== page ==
Reader's Guide to British History

Article excerpt

David Loades (ed) Fitzroy Dearborn, 2003 2 vols, 1760 pp, 200 [pounds sterling] ISBN 1-57958-242-7

In 1973 the economist E.F. Schumacher proclaimed 'Small is Beautiful'. Hard-pressed students tend to agree, and certainly textbooks are becoming smaller and smaller. But surely we all want reference books to be as voluminous as possible. Which student of history hasn't benefited from The History Today Companion to British History (at 840 pages) or The Oxford Companion to British History (at 1050)? But now even these weighty tomes are dwarfed by the new two-volume set from Fitzroy Dearborn, which contains twice as many pages--and substantially bigger pages--as the History Today Companion. The indexes alone total 177 pages, and there are 25 pages listing around 370 contributors.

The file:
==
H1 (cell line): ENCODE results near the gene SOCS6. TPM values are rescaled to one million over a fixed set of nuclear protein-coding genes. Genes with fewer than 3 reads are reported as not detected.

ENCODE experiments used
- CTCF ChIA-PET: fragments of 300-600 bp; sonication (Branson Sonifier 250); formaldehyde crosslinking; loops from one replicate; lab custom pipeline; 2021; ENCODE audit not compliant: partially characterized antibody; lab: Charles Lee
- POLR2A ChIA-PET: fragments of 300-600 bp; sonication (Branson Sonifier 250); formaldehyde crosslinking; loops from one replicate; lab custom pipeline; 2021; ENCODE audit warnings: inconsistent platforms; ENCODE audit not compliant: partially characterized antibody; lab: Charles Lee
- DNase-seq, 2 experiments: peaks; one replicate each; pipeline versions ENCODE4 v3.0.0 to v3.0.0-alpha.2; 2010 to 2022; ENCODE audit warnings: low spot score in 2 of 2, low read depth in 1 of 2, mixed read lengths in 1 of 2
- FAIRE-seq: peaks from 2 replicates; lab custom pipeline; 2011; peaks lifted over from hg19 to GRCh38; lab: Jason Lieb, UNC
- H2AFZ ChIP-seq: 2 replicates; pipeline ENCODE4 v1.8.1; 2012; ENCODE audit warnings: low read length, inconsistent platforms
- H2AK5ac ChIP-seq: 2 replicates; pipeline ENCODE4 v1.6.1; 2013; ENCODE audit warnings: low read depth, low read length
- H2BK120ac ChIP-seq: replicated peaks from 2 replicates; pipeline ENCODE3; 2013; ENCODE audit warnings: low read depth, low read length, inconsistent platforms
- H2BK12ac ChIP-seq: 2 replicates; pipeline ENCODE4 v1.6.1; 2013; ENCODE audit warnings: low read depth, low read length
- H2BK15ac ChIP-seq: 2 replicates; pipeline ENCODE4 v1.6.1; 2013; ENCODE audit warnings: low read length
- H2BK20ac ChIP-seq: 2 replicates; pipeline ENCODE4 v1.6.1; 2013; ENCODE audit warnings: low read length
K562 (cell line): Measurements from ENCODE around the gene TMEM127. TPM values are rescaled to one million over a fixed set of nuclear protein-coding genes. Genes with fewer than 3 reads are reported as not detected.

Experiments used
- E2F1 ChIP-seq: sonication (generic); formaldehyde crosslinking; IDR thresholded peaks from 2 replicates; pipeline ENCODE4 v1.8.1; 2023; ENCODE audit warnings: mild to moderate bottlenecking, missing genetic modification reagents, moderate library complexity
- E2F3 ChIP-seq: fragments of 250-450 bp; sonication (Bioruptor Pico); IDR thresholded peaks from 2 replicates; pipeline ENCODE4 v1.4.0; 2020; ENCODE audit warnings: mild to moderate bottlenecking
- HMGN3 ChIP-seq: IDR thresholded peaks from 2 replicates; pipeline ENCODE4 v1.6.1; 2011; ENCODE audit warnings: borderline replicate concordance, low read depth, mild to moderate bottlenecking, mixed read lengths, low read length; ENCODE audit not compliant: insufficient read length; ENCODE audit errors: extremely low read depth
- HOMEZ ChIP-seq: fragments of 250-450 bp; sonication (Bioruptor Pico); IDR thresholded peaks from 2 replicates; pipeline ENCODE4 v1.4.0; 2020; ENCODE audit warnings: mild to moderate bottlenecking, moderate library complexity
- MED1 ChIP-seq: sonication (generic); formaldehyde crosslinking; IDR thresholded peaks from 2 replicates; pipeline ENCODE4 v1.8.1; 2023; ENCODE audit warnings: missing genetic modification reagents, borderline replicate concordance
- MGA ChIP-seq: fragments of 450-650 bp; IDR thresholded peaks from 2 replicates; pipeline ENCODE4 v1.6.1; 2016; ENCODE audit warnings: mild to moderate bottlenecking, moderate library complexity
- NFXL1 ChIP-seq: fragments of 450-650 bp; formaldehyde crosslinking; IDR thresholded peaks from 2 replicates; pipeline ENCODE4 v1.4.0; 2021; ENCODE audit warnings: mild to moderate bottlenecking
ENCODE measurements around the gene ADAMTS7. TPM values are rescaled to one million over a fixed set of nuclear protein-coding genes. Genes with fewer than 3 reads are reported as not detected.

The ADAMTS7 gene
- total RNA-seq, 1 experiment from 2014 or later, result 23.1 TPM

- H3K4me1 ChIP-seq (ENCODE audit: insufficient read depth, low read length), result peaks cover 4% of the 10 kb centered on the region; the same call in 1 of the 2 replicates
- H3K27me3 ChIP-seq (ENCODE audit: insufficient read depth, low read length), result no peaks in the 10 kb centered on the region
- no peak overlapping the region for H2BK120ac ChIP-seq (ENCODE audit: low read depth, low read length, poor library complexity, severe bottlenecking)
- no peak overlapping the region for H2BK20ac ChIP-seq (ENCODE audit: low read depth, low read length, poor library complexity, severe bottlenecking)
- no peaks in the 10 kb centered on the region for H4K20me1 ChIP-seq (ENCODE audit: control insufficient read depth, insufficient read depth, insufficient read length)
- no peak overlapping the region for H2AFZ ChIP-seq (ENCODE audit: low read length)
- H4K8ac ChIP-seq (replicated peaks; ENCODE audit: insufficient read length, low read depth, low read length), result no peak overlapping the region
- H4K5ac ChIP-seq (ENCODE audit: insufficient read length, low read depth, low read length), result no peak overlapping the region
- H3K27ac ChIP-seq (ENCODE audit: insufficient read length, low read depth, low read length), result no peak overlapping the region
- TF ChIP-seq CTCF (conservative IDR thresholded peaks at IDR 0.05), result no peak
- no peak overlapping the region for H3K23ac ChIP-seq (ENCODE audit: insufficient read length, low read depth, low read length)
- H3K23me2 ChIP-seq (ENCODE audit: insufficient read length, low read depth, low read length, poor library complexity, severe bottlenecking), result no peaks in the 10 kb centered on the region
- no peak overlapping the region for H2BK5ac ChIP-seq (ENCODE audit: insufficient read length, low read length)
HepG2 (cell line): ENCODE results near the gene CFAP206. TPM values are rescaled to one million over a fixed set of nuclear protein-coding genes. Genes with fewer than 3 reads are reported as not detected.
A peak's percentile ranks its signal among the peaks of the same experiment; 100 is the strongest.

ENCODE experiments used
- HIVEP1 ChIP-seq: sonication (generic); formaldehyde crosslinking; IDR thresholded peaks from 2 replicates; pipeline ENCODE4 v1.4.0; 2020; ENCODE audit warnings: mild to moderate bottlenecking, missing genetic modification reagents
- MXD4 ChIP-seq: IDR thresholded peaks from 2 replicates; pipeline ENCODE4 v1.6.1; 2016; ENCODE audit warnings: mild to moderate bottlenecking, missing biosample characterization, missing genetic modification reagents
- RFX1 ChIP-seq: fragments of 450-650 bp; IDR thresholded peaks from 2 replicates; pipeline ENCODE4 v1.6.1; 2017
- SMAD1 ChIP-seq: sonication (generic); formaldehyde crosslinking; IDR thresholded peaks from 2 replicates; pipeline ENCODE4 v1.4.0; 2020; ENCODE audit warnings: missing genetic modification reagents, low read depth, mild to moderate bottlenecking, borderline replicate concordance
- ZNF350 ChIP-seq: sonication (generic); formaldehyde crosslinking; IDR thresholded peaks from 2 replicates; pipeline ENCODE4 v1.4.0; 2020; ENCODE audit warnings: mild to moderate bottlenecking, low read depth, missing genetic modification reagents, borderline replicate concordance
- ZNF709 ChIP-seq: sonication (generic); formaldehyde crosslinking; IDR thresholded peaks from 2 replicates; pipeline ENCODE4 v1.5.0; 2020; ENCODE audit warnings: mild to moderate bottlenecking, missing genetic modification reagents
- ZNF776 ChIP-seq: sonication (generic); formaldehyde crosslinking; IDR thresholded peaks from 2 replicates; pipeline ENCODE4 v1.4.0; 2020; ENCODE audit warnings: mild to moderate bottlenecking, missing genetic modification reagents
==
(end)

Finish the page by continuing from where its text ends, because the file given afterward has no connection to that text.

The Reader's Guide, like its smaller compatriots, is arranged in the easy-to-use A-Z format, but there is one essential difference with this new work. Instead of being a guide to history, it is a guide to historiography--to 'the most informative secondary scholarship' on important issues in British history, around a thousand of them. It looks at the themes, the changes and the controversies which historians have highlighted in their books and scholarly articles. As a result, this two-volume set provides a distinctive and valuable approach. There is of course a danger, if students use the books unwisely. All too often history students write essays in terms of the opinions of historians, with the actual past sometimes being marginalised or even ignored altogether. …